Add Max Width to WordPress Image Uploads

The core WordPress media manager does a pretty good job of helping folks to automatically manage their images. Depending on your setup, WordPress will look for the GD Image Library on the server (you can also set it to ImageMagick if you prefer…like I do) and resize your images, auto-create thumbnails, and perform other neat on-the-fly chores that would take awhile to do if you blog a lot.

The later versions of WordPress will take a large image and create 4 different images once you upload it: a thumbnail, small, medium, and large, along with the original. You can then select which image you would like to insert into your post.

Over the past two weeks, I’ve been helping my Mother move from a Blogger blog to a new WordPress blog. She had been wanting the ability to have a wider “content” area and wanted a fresh new look. So, we found her a template that would work well for her and I modified it to fit her needs.

One of the issues we had, once we launched her new blog was image sizing. Sometimes she’ll upload images from her digital camera (which are really large) and other times she’ll grab smaller images from a Google search to include in her posts. It was confusing to her to not have all the size options each time she uploaded an image. See, if a photo is relatively small when you upload it, you won’t get the options for a small or medium image, only the original. Conversely, if a very large image is uploaded and she chooses ‘large’ or ‘orginal’ it may be too wide for the content area and essentially ‘break’ the layout.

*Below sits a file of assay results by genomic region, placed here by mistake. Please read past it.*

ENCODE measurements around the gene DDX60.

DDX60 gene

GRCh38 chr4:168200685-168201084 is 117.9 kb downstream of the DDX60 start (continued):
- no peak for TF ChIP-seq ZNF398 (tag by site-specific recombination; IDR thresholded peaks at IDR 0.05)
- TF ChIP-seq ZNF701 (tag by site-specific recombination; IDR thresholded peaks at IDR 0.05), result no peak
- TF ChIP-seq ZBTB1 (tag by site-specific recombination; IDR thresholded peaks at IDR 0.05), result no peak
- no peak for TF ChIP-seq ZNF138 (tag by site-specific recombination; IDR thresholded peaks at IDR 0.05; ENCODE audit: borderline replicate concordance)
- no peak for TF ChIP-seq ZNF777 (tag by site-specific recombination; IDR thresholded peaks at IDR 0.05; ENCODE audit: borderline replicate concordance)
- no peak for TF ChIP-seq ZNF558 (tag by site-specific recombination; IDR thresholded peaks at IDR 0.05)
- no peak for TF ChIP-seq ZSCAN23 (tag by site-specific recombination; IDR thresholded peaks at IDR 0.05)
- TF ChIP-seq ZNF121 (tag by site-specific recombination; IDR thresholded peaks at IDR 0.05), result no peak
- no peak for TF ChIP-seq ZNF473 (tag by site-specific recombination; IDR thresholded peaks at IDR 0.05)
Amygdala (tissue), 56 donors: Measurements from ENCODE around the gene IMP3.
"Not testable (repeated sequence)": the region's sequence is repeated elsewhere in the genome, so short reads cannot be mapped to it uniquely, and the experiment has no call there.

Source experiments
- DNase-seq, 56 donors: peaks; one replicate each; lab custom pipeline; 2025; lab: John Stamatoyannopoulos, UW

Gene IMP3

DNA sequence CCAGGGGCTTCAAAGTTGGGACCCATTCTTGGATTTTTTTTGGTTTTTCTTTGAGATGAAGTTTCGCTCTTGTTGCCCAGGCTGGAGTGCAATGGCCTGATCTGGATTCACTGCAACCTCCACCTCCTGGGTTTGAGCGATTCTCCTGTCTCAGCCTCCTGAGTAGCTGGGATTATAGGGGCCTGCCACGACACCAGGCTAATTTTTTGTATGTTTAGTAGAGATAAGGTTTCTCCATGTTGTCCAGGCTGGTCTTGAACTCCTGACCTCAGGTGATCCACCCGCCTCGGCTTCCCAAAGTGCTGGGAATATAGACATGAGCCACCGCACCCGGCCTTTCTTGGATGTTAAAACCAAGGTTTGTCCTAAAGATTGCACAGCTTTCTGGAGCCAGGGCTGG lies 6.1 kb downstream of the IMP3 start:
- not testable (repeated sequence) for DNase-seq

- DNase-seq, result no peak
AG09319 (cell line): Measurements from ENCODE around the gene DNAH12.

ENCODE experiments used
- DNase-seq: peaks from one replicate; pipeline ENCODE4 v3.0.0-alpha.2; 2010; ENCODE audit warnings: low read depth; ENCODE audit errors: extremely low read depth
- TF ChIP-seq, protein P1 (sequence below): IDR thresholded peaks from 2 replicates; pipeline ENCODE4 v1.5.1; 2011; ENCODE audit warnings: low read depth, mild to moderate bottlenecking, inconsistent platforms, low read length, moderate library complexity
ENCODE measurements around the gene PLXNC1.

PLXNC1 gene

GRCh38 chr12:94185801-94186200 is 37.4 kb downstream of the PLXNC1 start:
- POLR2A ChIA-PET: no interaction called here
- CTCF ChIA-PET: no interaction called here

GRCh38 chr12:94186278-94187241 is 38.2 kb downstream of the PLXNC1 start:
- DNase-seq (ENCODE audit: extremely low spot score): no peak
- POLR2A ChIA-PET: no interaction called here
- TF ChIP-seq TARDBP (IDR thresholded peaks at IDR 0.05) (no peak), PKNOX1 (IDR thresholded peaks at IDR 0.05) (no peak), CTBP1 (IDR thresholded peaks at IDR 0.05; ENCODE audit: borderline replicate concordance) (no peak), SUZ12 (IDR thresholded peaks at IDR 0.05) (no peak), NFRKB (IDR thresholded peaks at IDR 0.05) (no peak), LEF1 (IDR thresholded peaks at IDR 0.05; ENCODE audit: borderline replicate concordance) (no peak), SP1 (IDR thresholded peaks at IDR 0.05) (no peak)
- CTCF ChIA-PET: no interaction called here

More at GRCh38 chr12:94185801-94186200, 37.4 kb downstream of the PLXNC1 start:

Fortunately, there is a simple solution. Locate your theme’s main functions.php file (typically found in the theme’s root directory), and add the following after the opening < ?php:

$GLOBALS['content_width'] = 800;

This will set the maximum width for uploaded images to 800 pixels. You may, of course, adjust as necessary. Now, when my Mom uploads an image, she always knows to choose the ‘original’ option, because it will never be ‘too large’ for the content wrapper…of course, she doesn’t know that this piece of code is in place…she just knows that it works. And, as they say, ignorance is bliss.

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